Immune evasion by delta and kappa variants explored

Molecular research uncovers how these SARS-CoV-2 variants can erode vaccine immunity.

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A molecular study published today in Science reveals how the mutations in delta and kappa variants of the pandemic coronavirus help the variants avoid recognition by antibodies. 

Most vaccine developers have concentrated on targeting the spike glycoprotein on the surface of the pandemic coronavirus. The spike glycoprotein comprises an N-terminal domain, that enhances cell binding, and a receptor binding domain that engages with the ACE2 receptor on host cells.

Most antibodies against the pandemic coronavirus latch onto specific sites on these two domains. Consequently, coronavirus variants have mutated their N-terminal domain and receptor binding domain to evade these antibodies, as is the case for the delta and kappa variants.

“These are the major targets of neutralizing antibodies in convalescent and vaccinated individuals, thereby raising concerns about the efficacy of available vaccines and therapeutic antibodies against these [kappa and delta] variants,” the researchers wrote in today’s Science paper.

The project reported today was led by David Veesler’s lab in the Department of Biochemistry at the University of Washington School of Medicine in Seattle. Veesler is also an Investigator of the Howard Hughes Medical Institute. Contributions to the study were made by UW Medicine infectious disease physicians, researchers from the UW Center for Emerging and Re-emerging Infectious Diseases, scientists from the UW Medicine Institute for Protein Design, as well as researchers from Vir Biotechnology and its subsidiary, Humabs Biomed SA.

The lead authors on the study were Matthew McCallum and Alexandra Walls, both at the UW School of Medicine Department of Biochemistry.

The scientists obtained plasma samples from 37 individuals, ranging in age from 22 to 66, who had received either two doses of the Moderna or Pfizer/BioNtech, or one dose of the Janssen, COVID-19 vaccines. Their data demonstrated that the delta, kappa and delta+ variants reduced virus neutralizing potency from vaccine-induced antibodies. The delta+ variant caused the greatest decrease. Antibodies from half of the Janssen-vaccinated individuals completely lost the ability to neutralize one or more variants in the laboratory assay.

Although the kappa and delta+ variants were better able to evade vaccine-elicited antibody neutralization, it was the delta variant that became dominant worldwide by early this summer. Its high incidence globally is in keeping with its ability to spread more easily, to replicate more readily and to create greater viral loads in the noses and throats of infected individuals. The researchers say that further studies would be needed to explore any interplay between immune evasion and improved transmissibility as a variant’s evolutionary strategy for achieving global domination as the leading cause of COVID infections.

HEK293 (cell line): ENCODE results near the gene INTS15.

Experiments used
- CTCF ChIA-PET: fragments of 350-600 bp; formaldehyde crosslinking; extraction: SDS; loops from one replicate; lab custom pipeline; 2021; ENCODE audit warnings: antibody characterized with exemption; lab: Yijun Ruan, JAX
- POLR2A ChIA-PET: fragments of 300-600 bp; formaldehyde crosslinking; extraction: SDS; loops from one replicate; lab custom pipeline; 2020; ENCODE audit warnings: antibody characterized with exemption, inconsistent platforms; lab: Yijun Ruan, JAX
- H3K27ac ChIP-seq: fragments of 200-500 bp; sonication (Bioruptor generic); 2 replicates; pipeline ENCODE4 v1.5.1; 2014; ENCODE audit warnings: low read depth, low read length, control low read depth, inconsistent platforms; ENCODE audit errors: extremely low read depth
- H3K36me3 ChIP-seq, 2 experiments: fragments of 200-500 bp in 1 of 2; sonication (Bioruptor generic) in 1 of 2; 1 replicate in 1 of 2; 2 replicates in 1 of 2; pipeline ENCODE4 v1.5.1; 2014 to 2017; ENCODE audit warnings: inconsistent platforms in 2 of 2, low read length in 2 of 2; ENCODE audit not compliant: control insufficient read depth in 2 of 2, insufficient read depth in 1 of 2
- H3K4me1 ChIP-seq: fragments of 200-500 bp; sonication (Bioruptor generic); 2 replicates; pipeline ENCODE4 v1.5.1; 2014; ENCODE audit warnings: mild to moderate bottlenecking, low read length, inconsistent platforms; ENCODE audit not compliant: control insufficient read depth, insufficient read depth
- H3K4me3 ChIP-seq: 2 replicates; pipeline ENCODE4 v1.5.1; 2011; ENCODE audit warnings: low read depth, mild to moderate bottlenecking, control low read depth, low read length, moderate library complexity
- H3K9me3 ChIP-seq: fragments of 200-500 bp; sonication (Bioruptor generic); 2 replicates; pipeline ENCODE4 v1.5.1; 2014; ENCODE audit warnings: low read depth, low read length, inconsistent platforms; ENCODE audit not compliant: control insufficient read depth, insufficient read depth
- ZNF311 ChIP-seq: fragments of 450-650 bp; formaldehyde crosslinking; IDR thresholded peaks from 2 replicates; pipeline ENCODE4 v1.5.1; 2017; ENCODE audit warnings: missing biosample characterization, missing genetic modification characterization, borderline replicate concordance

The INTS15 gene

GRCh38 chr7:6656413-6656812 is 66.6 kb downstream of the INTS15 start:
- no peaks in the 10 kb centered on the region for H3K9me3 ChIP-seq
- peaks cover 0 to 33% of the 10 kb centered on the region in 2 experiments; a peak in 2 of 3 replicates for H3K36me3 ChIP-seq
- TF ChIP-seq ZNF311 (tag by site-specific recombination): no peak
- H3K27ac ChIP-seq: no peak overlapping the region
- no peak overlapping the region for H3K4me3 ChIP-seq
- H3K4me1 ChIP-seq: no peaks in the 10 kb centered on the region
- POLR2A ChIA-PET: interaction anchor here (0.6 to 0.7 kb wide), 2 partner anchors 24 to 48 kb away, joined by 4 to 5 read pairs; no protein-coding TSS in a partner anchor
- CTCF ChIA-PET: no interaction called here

The researchers went on to use cryoelectronmicroscopy to closely examine the structures of the main infectivity structure in the variant coronaviruses.  They wanted to understand how the variant mutations lowered sensitivity to antibodies.  The delta variant came up with a unique molecular solution, including what the researchers described as “a striking remodeling of the N-terminal domain” which underscores its plasticity in dodging antibodies aimed at it.

One antibody, called S2X303, stood out because of its skill in cross-reacting with several variants, compared to all other neutralizing antibodies.  By exploring how this antibody bound to the N-terminal domain, the scientists got a clearer picture of how it attacks its target.  This antibody takes an unusual angle of approach to make a unique contact footprint within the N-terminal domain.

Despite the tendency of viruses to overcome immune defenses and resist treatment, there is some hope on the horizon. S309, the parent of a COVID-19 antibody that has received FDA emergency use authorization, so far has not had its effectiveness diminished by genetic changes in the pandemic coronavirus. It works by recognizing a part of the receptor binding domain that does not change. There has also been recent discovery of other antibodies that can recognize parts of the receptor binding domain that remain conserved in several species and strains of sarbecovirus.  These finding might lead to the clinical development of more antibodies for the prevention and treatment of COVID-19.

The discovery of broadly neutralizing coronavirus antibodies is also informing new COVID-19 vaccine ideas.  Scientists are already working on next-generation vaccine candidates that might be able to produce broad immunity against sarbecoviruses. This might make possible a universal beta-coronavirus vaccine. Such advances, the researchers noted, hold “the promise to be resilient to the emergence of SARS-CoV-2 variants and new zoonotic sarbecoviruses.”

The study reported today in Science, “Molecular basis of immune evasion by the delta and kappa SARS-CoV-2 variants,” was supported by the National Institute of Allergy and Infectious Diseases at the National Institutes of Health (DP1AI158186, HHSN272201700059C), a Pew Biomedical Scholars Award, the Burroughs Wellcome Fund, Fast Grants, the Bill & Melinda Gates Foundation (OPP1156262), the Howard Hughes Medical Institute, the University of Washington Arnold and Mabel Beckman cryoEM Center, a National Institutes of Health Office of the Director grant (S10OD032290), and the United World Antiviral Research Network.




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